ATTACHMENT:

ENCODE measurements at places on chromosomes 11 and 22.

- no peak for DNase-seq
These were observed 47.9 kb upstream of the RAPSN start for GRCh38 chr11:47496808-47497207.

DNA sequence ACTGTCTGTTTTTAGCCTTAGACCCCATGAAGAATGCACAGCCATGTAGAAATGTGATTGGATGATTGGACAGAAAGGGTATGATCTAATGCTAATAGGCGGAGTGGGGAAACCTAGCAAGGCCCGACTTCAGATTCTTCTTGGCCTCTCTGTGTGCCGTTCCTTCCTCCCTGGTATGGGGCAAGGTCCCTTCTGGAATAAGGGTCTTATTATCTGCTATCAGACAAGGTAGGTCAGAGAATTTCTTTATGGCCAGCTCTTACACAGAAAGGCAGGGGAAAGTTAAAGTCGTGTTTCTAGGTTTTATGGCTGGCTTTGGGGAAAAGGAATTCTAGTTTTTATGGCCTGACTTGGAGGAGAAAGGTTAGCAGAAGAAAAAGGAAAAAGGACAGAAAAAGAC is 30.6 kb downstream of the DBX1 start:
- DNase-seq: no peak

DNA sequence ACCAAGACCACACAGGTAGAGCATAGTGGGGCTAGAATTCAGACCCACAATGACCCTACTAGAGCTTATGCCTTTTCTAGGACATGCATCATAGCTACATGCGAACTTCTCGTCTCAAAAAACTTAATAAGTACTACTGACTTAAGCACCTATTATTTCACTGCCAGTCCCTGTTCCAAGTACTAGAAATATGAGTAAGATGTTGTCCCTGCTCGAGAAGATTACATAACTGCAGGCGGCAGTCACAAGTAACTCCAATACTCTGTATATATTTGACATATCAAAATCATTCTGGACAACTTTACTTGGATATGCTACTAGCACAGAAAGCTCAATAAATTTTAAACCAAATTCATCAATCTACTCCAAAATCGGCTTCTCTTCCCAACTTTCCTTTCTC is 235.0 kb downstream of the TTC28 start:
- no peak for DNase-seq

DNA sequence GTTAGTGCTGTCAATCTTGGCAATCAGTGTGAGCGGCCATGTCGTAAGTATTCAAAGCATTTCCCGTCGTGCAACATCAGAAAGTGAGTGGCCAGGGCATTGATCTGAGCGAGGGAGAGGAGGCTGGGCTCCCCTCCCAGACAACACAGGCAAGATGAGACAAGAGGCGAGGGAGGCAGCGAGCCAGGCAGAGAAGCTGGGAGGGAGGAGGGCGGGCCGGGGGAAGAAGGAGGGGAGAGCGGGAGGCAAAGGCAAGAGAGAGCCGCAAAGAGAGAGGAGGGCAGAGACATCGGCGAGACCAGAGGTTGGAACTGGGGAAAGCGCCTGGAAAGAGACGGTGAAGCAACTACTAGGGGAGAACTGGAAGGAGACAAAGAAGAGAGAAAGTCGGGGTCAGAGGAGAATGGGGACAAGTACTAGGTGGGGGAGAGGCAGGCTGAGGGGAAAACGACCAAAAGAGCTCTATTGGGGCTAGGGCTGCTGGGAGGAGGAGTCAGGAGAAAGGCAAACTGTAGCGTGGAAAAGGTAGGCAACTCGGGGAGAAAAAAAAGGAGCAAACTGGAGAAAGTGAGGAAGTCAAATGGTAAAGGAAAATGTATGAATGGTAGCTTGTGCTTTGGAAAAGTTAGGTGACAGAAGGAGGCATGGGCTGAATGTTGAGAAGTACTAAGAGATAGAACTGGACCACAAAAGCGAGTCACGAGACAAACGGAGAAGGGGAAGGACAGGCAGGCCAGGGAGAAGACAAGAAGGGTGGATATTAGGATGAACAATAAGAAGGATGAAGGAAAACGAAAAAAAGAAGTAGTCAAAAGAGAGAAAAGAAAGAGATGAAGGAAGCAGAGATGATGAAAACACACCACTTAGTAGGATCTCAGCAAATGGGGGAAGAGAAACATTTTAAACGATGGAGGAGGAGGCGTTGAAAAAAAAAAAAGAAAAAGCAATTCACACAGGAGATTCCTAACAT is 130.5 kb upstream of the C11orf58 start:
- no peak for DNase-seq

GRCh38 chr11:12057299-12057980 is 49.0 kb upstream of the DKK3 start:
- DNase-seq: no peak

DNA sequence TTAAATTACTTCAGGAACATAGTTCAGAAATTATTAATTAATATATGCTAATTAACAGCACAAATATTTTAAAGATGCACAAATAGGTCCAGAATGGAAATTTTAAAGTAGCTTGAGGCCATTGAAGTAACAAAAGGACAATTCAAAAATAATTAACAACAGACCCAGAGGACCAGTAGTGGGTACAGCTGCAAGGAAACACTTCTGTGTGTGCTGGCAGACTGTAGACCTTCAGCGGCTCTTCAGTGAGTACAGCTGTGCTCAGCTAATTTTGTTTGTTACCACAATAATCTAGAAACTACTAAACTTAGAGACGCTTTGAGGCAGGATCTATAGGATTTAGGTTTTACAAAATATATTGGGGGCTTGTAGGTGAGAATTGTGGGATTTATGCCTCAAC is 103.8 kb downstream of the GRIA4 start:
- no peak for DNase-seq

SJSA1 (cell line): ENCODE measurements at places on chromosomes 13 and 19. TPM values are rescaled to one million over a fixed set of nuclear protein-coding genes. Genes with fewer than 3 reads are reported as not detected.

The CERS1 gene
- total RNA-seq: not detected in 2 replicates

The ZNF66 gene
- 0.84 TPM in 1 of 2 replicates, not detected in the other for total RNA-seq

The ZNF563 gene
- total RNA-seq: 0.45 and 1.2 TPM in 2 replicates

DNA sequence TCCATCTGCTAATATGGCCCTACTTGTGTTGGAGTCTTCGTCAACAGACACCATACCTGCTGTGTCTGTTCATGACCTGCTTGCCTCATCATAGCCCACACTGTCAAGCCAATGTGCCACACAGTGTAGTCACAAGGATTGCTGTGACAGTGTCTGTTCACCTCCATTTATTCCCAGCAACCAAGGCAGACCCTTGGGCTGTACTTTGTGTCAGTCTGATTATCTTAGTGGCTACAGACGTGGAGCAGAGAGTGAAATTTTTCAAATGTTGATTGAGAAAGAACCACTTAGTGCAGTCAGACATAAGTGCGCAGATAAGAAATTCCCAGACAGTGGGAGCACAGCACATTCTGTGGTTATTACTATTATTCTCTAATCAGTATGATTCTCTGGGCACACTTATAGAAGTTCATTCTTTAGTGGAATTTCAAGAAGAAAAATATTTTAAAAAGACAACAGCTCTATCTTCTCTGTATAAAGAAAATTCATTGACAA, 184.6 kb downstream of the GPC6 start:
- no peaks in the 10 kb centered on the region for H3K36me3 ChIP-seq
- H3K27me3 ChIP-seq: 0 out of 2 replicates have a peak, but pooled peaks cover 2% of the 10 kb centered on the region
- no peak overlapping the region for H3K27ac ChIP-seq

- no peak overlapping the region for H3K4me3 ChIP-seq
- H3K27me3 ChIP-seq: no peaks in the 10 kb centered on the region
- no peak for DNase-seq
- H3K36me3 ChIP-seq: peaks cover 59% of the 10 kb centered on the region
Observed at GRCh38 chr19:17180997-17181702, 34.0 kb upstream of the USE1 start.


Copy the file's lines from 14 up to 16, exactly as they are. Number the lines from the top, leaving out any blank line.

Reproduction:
SJSA1 (cell line): ENCODE measurements at places on chromosomes 13 and 19. TPM values are rescaled to one million over a fixed set of nuclear protein-coding genes. Genes with fewer than 3 reads are reported as not detected.

The CERS1 gene
- total RNA-seq: not detected in 2 replicates